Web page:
It’s dispensational, I sighed in relief, but not weird.
I know there were fights and I’m glad I wasn’t around for them, but some of the peace dividends for evangelical cooperation have been tallied up in Russell Moore’s 2004 The Kingdom of Christ. And Bob was never in the business of brokering doctrinal deals just for the sake of pragmatic outcomes. He was always driven by Bible study and a concern for truth: he genuinely wanted to know how to interpret Psalm 110:1 correctly, and to say the right thing about David’s throne and Christ’s reign.
And that raises the second major thing Bob Saucy’s theology has meant to me. Progressive dispensationalism’s intense focus on the promises of the prophets, and the differentiated way those promises are fulfilled by the coming of Christ and the Spirit, is a source of great insight into the theological center of Scripture. I won’t dig into the details, because accounts of such things tend toward prolixity and sprawl. But the main thing is the main thing here: In the fullness of time, God the Father sent Christ and the Spirit.
In Bob Saucy’s progressive dispensationalism, the accent fell on the not-yet-fulfilled promises, and the futurist aspect of the eschatology. But there’s no missing the way Christ and the Spirit are bundled, or coordinated, or interwoven in his account of the church: “The church subsists in the New Testament work of Christ’s first coming and the bestowal of the Spirit.” Or “the church is a spiritual organism alive with the resurrection life of Christ through the presence of the Spirit.” Bob’s clear understanding of the centrality of Christ and the Spirit to biblical theology is what kept his theology centered; the coordination of their work (Christ’s present reign is spiritual, that is, by the Spirit, while his millennial reign will be personal, that is, by his own presence) is what gave his theology its edge. These “two hands of the Father,” as Irenaeus called the Son and the Spirit, did all the work in Bob’s theology. In fact, reading progressive dispensationalism as Bob Saucy practiced it was enough to make you believe that this is a theological framework more in continuity with Irenaeus than with Darby.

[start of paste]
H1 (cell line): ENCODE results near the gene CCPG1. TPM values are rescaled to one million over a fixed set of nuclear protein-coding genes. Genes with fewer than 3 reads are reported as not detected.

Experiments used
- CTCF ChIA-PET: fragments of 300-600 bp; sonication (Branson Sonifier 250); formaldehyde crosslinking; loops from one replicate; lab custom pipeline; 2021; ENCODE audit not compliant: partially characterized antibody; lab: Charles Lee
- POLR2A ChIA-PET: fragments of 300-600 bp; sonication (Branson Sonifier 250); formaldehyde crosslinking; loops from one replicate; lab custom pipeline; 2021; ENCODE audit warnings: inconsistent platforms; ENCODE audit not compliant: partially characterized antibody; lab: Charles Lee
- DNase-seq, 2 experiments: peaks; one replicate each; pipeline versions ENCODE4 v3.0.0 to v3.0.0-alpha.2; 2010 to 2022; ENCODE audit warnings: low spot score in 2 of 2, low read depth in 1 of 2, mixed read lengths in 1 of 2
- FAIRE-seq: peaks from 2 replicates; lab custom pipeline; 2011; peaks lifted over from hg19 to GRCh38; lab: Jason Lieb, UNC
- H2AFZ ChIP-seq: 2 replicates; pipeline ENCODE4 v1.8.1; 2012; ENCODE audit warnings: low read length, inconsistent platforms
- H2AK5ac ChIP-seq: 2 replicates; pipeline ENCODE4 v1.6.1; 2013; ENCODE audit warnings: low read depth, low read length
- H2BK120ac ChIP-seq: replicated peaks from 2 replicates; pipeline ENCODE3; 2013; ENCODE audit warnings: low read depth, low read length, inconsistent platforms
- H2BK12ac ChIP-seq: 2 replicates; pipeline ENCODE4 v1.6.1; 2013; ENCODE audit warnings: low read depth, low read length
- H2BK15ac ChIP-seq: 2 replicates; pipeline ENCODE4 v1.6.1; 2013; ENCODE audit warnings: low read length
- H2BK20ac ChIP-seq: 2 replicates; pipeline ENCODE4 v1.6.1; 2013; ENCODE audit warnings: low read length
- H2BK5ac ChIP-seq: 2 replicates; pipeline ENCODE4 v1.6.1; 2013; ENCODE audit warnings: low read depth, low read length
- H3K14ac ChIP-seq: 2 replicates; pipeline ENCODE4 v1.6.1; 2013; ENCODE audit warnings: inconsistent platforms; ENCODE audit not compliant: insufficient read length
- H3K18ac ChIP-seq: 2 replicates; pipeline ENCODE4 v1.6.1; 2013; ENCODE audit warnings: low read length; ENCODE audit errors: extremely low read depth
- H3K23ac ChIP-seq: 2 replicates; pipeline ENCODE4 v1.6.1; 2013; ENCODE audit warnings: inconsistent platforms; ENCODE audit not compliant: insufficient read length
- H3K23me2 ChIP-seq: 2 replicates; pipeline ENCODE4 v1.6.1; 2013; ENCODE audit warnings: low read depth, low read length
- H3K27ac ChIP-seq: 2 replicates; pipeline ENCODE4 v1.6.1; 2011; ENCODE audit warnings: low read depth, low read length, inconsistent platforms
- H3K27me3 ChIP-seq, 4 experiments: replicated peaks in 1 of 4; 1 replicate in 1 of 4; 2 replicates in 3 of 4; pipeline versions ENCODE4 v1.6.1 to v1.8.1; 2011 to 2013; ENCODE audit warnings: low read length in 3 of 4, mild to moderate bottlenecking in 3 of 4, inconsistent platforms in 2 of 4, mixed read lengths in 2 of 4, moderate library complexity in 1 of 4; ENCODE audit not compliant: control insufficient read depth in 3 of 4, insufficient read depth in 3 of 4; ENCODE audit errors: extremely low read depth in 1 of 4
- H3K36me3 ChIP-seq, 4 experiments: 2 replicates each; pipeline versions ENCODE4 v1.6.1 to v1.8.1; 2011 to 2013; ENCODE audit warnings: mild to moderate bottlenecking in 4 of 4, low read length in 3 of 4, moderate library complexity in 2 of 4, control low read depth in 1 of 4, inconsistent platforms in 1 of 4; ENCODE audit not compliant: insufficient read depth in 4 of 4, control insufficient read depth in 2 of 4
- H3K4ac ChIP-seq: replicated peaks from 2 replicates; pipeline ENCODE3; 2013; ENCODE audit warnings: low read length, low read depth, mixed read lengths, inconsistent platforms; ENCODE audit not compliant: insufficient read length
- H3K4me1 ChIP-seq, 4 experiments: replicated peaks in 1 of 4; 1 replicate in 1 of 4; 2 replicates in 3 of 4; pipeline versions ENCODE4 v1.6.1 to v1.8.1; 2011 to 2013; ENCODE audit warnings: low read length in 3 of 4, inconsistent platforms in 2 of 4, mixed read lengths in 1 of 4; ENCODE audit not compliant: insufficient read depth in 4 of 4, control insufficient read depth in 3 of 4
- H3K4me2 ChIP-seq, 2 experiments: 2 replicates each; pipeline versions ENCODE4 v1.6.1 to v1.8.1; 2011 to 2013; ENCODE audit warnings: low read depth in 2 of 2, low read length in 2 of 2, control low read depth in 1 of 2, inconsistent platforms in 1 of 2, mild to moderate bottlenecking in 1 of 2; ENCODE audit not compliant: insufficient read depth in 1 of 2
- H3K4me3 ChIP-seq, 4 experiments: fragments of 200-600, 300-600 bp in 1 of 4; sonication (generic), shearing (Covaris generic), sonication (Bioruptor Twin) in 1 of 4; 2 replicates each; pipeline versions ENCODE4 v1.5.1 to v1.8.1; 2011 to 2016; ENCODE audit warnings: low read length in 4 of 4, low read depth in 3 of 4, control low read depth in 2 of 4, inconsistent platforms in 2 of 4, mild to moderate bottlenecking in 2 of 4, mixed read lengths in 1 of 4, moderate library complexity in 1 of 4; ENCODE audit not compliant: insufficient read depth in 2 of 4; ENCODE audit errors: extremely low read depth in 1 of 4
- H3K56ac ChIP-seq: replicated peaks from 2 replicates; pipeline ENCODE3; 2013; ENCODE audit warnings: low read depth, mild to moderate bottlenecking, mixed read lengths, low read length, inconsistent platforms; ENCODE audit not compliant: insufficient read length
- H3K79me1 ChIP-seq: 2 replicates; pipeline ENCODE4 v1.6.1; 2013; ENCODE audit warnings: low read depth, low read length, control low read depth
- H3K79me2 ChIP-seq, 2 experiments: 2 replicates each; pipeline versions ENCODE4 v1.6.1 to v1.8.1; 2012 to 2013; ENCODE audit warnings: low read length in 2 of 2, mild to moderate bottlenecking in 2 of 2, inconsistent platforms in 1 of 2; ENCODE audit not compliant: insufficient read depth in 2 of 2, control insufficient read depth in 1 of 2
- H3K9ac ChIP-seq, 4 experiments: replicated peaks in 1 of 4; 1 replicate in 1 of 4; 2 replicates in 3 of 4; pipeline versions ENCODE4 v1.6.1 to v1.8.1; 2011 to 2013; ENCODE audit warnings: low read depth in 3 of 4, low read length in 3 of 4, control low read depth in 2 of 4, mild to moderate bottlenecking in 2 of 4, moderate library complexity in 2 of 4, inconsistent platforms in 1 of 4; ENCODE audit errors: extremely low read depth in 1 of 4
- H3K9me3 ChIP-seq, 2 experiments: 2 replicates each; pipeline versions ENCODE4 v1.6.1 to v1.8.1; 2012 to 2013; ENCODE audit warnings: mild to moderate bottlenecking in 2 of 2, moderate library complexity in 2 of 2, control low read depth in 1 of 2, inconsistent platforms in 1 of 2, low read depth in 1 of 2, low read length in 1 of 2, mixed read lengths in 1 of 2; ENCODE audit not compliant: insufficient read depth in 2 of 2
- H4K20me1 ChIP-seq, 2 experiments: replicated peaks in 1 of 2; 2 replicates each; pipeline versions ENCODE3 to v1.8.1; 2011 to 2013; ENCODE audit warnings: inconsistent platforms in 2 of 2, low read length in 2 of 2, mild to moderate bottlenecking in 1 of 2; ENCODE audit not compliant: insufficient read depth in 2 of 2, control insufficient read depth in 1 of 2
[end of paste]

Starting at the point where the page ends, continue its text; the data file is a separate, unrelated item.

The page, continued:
The presence of the trinitarian persons in salvation history has long been called “the economic Trinity.” The term is jargony but has a good pedigree: in Ephesians 1:10, Paul says that God has an oikonomia, an economy, for the fullness of time: to unite all things in Christ. The Greek word is untranslatably rich, and it contains etymologically the idea of the distribution of goods in a wisely-ordered household (oikos). The ESV translates it simply as “plan;” the New American Standard (on the committee of which Bob Saucy served) renders it “administration.” But the KJV had “the dispensation of the fullness of times,” perhaps influenced in the choice of that English word by the Vulgate’s “dispensationem plenitudinis temporum.”
So this big plan of God’s is an economy, a dispensation of the fullness of times, in which the Father accomplishes redemption in the Son and applies it in the Spirit. The economic Trinity is the dispensational Trinity. And whether we say that in Greek-derived words or Latin-derived words, the point is clear: God the Trinity is here for us and our salvation in the sending of the Son and the Spirit.